Building on the side of a mountain may sound attractive in terms of the overlook view, but the logistical challenges or associated costs may make it difficult to build there. Because land in the mountains is typically uneven, you may need to level certain areas of the ground on your lot. You’ll also need to consider topography in terms of snow and rainfall- the land around the house slopes downward towards the home in any direction, you may have a drainage problem that would damage the foundation of the home long-term.
The soil profile of the land may also be a major factor in where you can and cannot build a new home. Mountainous areas often contain a diverse selection of soils and natural materials that may affect the landscape’s viability for building. A custom home architecture firm that is local to the area where you’ll be building can help you make sure the topography and soil profile for a particular lot is good for building your custom home.
Roofing Designs for Snow and Rain
The architectural plans for your home should include roofing that correctly manages the weather conditions you’ll face while living in the mountains. In most cases, snow will be the primary problem from a building standpoint. However, you’ll need to make sure that the drainage system for the building is still above average, and in some cases, more in line with commercial buildings. In order to handle snow, most mountain homes have a steeply sloped roof. This design ensures that the snow doesn’t sit on the roof of the house or weigh it down. You’ll also want to have a plan for designing patios and porches that can either melt or disperse the weight of a heavy snowfall.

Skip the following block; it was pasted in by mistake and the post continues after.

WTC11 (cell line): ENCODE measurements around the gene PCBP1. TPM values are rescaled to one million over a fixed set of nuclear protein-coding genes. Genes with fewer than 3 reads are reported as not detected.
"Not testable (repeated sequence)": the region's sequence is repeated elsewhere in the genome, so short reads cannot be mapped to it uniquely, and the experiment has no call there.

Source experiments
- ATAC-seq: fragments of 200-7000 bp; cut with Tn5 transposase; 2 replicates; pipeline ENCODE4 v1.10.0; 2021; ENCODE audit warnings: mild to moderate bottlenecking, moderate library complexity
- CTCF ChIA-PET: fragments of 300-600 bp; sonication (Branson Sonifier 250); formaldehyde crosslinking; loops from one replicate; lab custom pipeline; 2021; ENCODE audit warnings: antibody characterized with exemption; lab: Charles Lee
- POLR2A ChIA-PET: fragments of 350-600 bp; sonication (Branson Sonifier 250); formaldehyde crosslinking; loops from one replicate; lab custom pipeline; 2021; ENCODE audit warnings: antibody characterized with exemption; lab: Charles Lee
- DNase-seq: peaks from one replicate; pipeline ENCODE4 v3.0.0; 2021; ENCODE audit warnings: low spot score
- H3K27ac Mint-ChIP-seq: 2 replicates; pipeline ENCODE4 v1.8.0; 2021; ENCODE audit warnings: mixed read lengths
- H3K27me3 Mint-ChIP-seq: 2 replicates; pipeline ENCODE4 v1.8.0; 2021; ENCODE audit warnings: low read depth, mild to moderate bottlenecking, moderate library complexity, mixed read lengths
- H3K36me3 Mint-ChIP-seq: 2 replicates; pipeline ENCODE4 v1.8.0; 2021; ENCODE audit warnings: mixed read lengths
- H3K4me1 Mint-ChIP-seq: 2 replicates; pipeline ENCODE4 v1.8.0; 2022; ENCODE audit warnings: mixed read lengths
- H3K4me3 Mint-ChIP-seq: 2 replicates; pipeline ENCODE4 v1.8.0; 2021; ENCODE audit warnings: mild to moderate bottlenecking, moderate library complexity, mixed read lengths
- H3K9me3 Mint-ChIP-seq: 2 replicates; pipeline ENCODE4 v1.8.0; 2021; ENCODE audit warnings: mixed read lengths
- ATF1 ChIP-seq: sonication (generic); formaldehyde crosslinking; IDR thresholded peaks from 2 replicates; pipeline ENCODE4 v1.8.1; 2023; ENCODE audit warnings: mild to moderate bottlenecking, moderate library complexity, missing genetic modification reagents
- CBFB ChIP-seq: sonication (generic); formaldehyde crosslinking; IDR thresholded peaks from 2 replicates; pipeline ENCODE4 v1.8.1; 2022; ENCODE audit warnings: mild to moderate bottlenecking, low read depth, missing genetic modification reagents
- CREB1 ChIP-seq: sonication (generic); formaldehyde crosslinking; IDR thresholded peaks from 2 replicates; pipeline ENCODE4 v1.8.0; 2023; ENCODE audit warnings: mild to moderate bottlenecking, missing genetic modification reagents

Codes and Zoning
The rules and regulations for your area may also have an impact on your custom home project. Though many mountain properties have larger lots, there are often still a handful of zoning regulations that you’ll need to be aware of before the construction phase of the project begins. Many mountain properties have setbacks on lots- which means you cannot build the home at or very close to the technical edge of the property. A property setback keeps the landscape open, and in urban areas, ensures that there is enough distance between buildings to allow for light. Check out this guide on property setbacks for more information.
Conclusion– Design Considerations for Custom Mountain Homes
Before beginning any custom home, you’ll need to set up a consultation with a residential architect. You’ll want to make sure that you’re working with someone who is familiar with the area and understands the variety of challenges that come with building a home in a mountain setting. With the assistance of architecture professionals, the building process will be smoother, and the end product will be a wonderful new home for you and your family.